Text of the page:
All contact lens wearers require back up glasses to minimize infective/infiltrative events; in orthokeratology, even more so. We should be mindful to remember that our field and our patients are best served when we are truly acting in our patients’ best interests.
Flitcroft leaves us on a broad note of optimism: “The range of potential treatments for myopia is broader today than it has ever been, leading to the expectation that, individually, or in combination, clinically useful interventions will enter clinical practice in the coming years.”1
The Story of Three Sisters
I think we’ve reached that future in some ways.
As an example, I highlight the case of a lovely family who all attend my practice, despite the fact that they live in Thailand and it is a 15,330km round trip, every time they come for an eye examination.
Both parents are considerably short sighted. The father is approximately -4.00 in both eyes, the mother approximately -9.50, with loss of best-corrected visual acuity from myopic maculopathy. They have three daughters and their genetics and their earlier onset of myopia were pointing to them very quickly overtaking their mother: the eldest daughter was at -4.00 at 14 years old, and the twins at -2.00 at 12 years of age.
However, with regular reviews and four years’ of orthokeratology, the three sisters show an identical amount of myopia and no myopic progression. Not one of the girls has become worse over the four years.
Because they live in Thailand, we’ve set up systems: they email me if there is anything of concern, they have a reputable local contact… just in case. They haven’t missed a scheduled appointment with me once.
Everyone is as pleased as punch – I know that I’m fulfilling my professional obligations to look after these young patients to the best of my ability while they get the freedom to see clearly without the use of glasses, and are protecting their eyes from progression as best they can.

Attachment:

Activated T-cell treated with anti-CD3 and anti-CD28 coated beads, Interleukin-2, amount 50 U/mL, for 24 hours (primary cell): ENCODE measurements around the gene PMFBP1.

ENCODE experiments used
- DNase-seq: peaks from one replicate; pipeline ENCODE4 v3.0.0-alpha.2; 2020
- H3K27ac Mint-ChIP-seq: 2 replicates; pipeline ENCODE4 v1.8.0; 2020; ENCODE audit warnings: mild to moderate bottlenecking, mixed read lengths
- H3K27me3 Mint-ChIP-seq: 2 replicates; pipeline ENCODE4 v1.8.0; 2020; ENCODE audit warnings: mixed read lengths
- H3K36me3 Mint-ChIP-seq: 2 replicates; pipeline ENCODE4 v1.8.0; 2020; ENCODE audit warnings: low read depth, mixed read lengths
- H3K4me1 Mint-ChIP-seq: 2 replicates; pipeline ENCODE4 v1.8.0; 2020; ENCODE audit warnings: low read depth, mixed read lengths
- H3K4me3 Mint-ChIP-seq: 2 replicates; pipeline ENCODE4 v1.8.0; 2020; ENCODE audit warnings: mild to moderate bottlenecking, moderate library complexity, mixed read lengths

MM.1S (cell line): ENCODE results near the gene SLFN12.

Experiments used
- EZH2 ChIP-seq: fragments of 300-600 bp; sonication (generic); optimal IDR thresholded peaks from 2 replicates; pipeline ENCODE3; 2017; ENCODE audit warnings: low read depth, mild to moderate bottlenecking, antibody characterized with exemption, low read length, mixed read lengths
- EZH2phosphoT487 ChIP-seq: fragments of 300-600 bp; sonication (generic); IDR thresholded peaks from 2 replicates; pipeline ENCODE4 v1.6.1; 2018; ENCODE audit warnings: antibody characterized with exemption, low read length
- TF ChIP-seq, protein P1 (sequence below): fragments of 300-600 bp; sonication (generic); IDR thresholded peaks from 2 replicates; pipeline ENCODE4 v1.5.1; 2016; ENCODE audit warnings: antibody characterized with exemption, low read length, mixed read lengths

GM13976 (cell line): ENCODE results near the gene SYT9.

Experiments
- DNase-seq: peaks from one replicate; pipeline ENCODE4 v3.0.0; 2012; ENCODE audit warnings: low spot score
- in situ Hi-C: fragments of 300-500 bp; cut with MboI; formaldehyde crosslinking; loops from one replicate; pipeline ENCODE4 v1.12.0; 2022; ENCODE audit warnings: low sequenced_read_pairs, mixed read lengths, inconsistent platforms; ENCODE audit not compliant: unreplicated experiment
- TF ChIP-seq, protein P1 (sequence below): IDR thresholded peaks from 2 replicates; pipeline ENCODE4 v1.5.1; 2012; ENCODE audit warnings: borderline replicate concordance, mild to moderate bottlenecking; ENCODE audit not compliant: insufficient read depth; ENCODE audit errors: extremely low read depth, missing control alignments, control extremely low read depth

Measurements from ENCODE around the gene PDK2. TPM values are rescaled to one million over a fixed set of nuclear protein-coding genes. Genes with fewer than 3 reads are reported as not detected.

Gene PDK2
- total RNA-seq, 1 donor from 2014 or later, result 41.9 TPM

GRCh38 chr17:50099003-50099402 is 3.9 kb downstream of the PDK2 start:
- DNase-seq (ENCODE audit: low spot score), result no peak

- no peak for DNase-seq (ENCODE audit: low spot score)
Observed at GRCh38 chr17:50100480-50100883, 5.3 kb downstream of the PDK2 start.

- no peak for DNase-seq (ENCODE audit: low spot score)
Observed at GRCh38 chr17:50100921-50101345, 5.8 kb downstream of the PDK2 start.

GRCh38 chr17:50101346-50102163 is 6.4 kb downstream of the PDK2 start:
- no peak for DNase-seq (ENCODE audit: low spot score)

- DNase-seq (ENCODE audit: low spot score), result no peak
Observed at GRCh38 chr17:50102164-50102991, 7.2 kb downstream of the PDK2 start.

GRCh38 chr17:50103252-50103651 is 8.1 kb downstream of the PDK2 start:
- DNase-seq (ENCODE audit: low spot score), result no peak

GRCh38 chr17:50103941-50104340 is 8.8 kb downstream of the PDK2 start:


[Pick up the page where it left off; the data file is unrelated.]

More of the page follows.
I’m happy and humbled they consider my expertise and care a vital and essential part of their lives. And, when it all comes down to it, that’s what life is all about – to make a meaningful difference.
Margaret Lam graduated from the University of NSW in 2001 and started theeyecarecompany in 2005 and today has practices in greater Sydney and Sydney CBD. Margaret practices full scope optometry, but with a passionate interest in contact lenses, retail aspects of optometry and successful patient communication. She has extensive experience in specialty contact lens fitting in corneal ectasia, keratoconus and orthokeratology, and has been a past recipient of the Neville Fulthorpe Award for Clinical Excellence.
Margaret is a guest lecturer at UNSW and works in several advisory roles with leading contact lens companies.
She currently serves as the NSW President of the Cornea and Contact Lens Society of Australia and is a regular public speaker on topics spanning business building, retail aspects of optometry, contact lenses, specialty contact lenses, and patient communication.
1. Flitcroft DI. The complex interactions of retinal, optical and environmental factors in myopia aetiology. Progress in Retinal and Eye Research 31 (2012) 622–660
2. Curtin, B.J., 1985. In: Curtin, B.J. (Ed.), The Myopias. Harper and Row, Philadelphia. Davies, L.N., Mallen, E.A., 2009. Influence of accommodation and refractive status on the peripheral refractive profile. Br. J. Ophthalmol. 93, 1186–1190
3. Morgan, I.G., Ohno-Matsui, K., Saw, S.-M., 2012. Myopia. The Lancet 379, 1739–1748.
4. Wong, T.Y., Foster, P.J., Johnson, G.J., Seah, S.K., 2003. Refractive errors, axial ocular dimensions, and age-related cataracts: the Tanjong Pagar survey. Invest. Ophthalmol. Vis. Sci. 44, 1479–1485.
5. Chung K, Mohidin N, O’Leary DJ. Undercorrection of myopia enhances rather than inhibits myopia progression. Vision Res. 2002; 42: 2555–9
6. Cho P, Cheung SW, Edwards M. The Longitudinal Orthokeratology Research in Children (LORIC) in Hong Kong. A pilot study on refractive changes and myopia control. Curr Eye Res 2005; 30:71–80.
7. Walline JJ, Jones LA, Sinnott LT. Corneal reshaping and myopia progression. Br J Opthalmol. 2009; 93: 1181–5
8. Kakita T, Hiraoka T, Oshika T. Influence of overnight orthokeratology on axial elongation in childhood myopia. Invest Ophthal Vis Sci. 2011; 52: 2170–4
9. Chen CC, Cheung SW, Cho P. Myopic Control using Toric orthokeratology (TO-SEE study). Invest Ophthalmic Vis Sci 2013;54:6510–6517
10. Charm J, Cho P. High Myopia – Partial Reduction Orthokeratology (HM-PRO) study: A 2-year randomised clinical trial. Optom Vis Sci 2013;90:530–539.
11. Zhu MJ, Feng HY, He XG, Zhu JF. The control of orthokeratology on axial length elongation in Chinese children with myopia. BMC Opthal 2013;14:141
12. Swarbrick HA, Alharbia, Lum E, Kang P. Myopia controla during orthokeratology lens wear in children using novel study design, Ophthalmology. 2015; 122:620–30.